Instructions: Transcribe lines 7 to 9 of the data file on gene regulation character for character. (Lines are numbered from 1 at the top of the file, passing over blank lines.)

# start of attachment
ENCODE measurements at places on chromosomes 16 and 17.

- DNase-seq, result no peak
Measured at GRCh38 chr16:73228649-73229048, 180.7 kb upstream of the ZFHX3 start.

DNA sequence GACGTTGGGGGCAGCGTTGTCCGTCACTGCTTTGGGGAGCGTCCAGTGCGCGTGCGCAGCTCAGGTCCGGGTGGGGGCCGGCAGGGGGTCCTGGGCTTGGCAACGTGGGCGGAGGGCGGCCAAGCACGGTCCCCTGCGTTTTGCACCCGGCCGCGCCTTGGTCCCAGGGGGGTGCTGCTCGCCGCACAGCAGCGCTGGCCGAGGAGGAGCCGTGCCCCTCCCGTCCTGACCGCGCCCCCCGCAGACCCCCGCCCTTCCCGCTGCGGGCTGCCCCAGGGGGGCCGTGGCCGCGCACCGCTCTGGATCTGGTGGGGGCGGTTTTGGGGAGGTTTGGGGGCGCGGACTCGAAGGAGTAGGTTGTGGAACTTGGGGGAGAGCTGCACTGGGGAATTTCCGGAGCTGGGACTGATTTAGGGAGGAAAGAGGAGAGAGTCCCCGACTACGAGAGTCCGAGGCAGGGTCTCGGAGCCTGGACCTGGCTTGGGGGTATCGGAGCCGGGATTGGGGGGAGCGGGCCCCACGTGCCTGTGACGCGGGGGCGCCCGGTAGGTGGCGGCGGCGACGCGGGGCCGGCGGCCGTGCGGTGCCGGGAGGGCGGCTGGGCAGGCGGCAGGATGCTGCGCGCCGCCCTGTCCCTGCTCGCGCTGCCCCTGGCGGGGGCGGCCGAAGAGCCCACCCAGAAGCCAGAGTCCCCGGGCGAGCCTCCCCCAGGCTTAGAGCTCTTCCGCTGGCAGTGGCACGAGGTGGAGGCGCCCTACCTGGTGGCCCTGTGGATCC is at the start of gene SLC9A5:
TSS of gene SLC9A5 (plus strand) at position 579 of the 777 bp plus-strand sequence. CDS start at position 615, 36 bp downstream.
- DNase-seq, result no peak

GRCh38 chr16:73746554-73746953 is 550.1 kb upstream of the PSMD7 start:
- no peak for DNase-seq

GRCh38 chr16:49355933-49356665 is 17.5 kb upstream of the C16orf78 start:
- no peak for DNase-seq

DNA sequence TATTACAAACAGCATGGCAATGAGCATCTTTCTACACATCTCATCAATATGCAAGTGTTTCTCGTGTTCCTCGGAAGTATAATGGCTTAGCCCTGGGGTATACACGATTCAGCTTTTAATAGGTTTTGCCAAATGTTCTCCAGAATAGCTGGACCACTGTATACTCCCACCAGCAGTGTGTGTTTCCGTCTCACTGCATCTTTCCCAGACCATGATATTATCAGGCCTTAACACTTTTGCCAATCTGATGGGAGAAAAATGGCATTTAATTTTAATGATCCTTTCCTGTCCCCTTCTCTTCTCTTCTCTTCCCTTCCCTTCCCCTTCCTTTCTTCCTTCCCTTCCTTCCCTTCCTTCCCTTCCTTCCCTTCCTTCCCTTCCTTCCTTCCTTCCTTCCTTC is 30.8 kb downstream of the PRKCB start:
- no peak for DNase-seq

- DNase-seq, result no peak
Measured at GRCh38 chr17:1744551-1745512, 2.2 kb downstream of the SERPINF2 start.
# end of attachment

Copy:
GRCh38 chr16:73746554-73746953 is 550.1 kb upstream of the PSMD7 start:
- no peak for DNase-seq

GRCh38 chr16:49355933-49356665 is 17.5 kb upstream of the C16orf78 start: